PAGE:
KING is the title given to a male monarch in a variety of contexts. The female equivalent is queen regnant (while the title of queen on its own usually refers to the consort of a king). * In the context of prehistory, antiquity and contemporary indigenous peoples, the title may refer to tribal kingship . Germanic kingship is cognate with Indo-European traditions of tribal rulership (c.f. Indic _rājan _, Gothic _reiks _, and Old Irish _rí _, etc.) * In the context of classical antiquity, king may translate Latin _rex _ or either Greek _archon _ or _basileus _. * In classical European feudalism , the title of _king_ as the ruler of a KINGDOM is understood as the highest rank in the feudal order, potentially subject, at least nominally, only to an emperor (harking back to the client kings of the Roman Empire ). * In a modern context, the title may refer to the ruler of one of a number of modern monarchies (either absolute or constitutional). The title of _king_ is used alongside other titles for monarchs, in the West prince , emperor , archduke , duke or grand duke , in the Middle East sultan or emir ; etc. King may also refer to a king consort , a title that is sometimes given to the husband of a ruling queen , however the title prince consort is sometimes granted instead
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Oldman
OLDMAN (died 1687), King of the Miskito Nation from c. 1650 until his death in 1687, was the son of a Miskito leader whose name is not recorded. This earlier king went to England, according to a memorial left in Jamaica by one of his descendants, during the reign of Charles I (1625–49) but during the time when the Providence Island Company was operating in the region (c. 1631 to 1641). He was followed by another visitor, alleged to be a "prince" of the same group. According to the testimony of his son Jeremy I , as recorded in 1699 by an English witness called W. M., Oldman was taken to England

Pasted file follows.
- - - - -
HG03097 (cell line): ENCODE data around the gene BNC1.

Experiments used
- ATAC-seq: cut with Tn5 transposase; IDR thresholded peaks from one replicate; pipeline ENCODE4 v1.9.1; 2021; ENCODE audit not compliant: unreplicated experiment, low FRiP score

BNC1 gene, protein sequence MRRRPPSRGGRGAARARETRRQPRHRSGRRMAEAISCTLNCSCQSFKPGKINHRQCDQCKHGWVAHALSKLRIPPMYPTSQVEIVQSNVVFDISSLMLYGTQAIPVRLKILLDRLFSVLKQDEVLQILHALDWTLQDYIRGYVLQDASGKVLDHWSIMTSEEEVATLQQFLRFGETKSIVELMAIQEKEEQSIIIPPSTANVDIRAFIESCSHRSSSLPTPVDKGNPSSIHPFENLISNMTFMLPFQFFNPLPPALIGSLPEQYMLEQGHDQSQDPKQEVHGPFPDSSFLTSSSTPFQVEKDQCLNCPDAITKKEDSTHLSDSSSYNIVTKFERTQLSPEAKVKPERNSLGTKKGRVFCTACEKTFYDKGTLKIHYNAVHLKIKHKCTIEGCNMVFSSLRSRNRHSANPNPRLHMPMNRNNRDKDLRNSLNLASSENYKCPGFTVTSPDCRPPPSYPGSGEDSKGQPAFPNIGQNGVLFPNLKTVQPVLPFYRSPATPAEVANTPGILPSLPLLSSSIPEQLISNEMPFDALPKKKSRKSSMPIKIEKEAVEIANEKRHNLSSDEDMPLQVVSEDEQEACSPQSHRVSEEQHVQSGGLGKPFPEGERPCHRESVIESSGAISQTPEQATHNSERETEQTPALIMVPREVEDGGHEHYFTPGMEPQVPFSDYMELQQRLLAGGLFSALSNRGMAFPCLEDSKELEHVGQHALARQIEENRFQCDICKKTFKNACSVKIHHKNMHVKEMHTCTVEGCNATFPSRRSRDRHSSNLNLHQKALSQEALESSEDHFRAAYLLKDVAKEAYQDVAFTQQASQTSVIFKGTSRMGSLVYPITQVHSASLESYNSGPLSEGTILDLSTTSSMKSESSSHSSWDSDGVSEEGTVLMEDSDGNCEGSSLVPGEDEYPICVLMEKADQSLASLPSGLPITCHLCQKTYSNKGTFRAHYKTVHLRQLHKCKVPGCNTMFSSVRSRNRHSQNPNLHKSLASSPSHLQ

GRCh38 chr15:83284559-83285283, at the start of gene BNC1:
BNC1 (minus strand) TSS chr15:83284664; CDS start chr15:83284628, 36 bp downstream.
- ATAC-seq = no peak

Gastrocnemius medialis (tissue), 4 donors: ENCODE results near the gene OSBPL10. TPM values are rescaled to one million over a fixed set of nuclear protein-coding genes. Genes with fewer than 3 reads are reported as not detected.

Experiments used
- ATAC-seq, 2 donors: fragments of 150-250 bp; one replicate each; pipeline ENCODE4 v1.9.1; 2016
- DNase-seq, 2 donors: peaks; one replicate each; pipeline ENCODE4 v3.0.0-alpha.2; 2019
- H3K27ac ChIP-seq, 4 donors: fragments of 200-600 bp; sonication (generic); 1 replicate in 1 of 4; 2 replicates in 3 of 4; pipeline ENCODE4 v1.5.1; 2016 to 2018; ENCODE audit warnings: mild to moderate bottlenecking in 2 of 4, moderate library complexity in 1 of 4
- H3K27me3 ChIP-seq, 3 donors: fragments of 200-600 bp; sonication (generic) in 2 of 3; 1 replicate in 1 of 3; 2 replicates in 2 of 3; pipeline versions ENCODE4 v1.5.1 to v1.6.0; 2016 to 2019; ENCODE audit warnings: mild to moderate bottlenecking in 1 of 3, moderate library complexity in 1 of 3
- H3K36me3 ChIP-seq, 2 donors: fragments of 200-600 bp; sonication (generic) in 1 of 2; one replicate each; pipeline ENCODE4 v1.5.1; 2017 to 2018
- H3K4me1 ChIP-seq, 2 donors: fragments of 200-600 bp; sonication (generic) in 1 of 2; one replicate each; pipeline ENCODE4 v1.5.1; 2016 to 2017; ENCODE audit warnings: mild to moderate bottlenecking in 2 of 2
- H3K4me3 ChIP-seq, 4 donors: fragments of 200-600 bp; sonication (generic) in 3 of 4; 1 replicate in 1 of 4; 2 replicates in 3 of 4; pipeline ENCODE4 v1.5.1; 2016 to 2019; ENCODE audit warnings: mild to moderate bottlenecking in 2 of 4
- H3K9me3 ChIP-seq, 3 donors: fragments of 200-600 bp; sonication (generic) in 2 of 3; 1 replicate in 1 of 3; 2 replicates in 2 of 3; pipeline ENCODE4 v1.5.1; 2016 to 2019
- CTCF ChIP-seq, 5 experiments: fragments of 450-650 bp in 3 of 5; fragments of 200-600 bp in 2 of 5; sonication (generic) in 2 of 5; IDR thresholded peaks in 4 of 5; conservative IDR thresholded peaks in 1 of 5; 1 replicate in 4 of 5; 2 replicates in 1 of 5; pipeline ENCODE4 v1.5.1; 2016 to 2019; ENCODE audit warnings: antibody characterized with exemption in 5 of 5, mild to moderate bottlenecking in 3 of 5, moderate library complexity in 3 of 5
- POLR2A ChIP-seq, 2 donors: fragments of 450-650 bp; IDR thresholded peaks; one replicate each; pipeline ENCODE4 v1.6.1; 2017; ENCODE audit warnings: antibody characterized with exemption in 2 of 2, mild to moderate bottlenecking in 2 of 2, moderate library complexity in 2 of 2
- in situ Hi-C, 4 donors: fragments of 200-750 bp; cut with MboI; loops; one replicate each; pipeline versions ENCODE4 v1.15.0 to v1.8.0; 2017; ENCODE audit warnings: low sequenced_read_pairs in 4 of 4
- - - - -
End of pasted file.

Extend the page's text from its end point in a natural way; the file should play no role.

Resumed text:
England
and received in audience by "his brother king", Charles II "soon after the conquest of Jamaica" (1655). He was given a lace hat as a sort of crown and a written commission "to kindly use and relieve such straggling Englishment as should chance to come that way". He was succeeded in 1687 by his son, Jeremy I . REFERENCES * ^ Hans Sloane, A Voyage to Jamaica (2 vols., London, 1707) vol. 1, pp. lxxvi-lxxvii * ^ Olien, Michael (1983). "The Miskito Kings and the Line of Succession". Journal of Anthropological Research. 39: 201. * ^ M. W. "The Mosqueto Indian and his Golden River", in Awnsham Churchill , A Collection of Voyages and Travels (London, 1732), vol. 6, p.288. This Central America-related article is a stub . You can help by expanding it